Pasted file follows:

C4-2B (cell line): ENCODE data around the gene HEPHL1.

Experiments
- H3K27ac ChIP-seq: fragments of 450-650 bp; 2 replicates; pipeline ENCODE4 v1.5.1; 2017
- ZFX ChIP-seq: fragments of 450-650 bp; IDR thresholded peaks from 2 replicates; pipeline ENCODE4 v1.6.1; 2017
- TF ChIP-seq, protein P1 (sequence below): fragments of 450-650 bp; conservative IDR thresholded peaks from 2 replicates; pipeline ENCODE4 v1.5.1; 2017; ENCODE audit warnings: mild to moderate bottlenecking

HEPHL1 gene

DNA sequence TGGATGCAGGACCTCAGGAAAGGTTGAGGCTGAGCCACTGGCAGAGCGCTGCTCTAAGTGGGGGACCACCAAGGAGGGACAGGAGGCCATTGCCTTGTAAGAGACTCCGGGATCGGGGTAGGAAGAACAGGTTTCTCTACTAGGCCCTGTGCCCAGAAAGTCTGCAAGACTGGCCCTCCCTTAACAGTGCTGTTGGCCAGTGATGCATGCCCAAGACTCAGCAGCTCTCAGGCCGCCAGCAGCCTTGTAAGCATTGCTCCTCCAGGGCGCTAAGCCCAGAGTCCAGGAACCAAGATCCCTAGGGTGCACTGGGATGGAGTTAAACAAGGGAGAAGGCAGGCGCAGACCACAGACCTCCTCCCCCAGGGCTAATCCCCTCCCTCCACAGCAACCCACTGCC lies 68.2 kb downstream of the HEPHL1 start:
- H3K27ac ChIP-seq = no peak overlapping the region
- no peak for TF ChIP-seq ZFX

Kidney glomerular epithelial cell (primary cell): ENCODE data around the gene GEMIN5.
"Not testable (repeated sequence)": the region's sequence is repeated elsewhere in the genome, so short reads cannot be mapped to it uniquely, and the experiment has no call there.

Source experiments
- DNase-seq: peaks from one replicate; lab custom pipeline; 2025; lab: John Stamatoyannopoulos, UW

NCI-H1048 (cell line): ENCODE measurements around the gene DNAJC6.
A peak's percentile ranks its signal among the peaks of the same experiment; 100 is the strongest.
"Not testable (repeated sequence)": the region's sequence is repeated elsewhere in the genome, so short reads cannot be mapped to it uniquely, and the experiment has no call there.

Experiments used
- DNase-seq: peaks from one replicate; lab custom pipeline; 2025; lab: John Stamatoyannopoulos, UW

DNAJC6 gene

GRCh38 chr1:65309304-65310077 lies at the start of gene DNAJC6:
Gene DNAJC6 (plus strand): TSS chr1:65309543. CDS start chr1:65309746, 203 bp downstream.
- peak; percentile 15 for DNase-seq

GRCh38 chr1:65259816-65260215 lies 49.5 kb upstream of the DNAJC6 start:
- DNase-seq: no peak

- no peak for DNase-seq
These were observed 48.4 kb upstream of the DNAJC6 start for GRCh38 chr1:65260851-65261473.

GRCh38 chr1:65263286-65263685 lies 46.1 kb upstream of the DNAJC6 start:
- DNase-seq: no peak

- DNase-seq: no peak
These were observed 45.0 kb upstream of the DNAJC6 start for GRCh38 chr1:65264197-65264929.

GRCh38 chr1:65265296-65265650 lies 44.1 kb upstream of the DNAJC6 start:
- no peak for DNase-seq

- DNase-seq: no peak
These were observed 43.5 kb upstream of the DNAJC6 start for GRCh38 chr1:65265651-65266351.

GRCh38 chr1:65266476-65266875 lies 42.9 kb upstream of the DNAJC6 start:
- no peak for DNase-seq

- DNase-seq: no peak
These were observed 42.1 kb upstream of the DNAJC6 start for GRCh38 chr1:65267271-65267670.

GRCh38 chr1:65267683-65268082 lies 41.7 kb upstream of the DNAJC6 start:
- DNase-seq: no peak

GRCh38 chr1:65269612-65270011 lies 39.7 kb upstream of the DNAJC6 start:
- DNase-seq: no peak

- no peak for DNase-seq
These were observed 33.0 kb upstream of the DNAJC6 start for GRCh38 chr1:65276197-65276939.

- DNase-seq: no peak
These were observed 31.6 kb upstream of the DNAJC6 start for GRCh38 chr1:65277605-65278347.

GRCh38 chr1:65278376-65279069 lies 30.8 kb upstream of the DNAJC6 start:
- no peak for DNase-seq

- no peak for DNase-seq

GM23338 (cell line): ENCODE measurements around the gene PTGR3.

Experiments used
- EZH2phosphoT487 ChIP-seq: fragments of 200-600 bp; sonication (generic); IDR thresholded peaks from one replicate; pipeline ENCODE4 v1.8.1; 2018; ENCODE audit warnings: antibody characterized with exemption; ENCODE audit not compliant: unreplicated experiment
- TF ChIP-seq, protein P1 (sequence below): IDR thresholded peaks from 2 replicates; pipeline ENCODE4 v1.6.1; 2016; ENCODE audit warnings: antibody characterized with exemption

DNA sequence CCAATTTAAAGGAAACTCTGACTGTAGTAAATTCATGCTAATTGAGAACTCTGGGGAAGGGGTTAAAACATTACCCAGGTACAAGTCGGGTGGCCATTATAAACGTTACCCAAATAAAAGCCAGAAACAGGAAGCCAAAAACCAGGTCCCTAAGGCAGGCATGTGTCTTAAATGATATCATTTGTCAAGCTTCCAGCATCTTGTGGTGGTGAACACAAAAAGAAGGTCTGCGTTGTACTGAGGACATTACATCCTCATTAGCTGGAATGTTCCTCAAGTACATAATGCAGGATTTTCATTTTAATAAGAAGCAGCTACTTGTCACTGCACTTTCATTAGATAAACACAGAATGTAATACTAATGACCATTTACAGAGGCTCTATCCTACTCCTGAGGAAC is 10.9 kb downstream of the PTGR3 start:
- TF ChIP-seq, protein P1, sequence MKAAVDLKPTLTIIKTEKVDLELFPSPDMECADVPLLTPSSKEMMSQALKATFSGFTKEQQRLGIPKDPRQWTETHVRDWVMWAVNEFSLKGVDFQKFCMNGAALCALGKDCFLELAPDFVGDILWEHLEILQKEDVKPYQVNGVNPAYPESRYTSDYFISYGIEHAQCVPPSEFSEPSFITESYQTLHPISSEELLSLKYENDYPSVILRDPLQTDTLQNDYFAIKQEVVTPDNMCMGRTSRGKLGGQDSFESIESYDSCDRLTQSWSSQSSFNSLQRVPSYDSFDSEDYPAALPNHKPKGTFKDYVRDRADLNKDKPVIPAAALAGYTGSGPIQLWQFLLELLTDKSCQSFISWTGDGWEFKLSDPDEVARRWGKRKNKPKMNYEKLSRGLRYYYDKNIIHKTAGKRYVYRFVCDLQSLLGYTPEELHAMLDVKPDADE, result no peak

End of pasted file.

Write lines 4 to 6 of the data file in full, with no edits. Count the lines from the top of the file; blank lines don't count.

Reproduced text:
- ZFX ChIP-seq: fragments of 450-650 bp; IDR thresholded peaks from 2 replicates; pipeline ENCODE4 v1.6.1; 2017
- TF ChIP-seq, protein P1 (sequence below): fragments of 450-650 bp; conservative IDR thresholded peaks from 2 replicates; pipeline ENCODE4 v1.5.1; 2017; ENCODE audit warnings: mild to moderate bottlenecking

HEPHL1 gene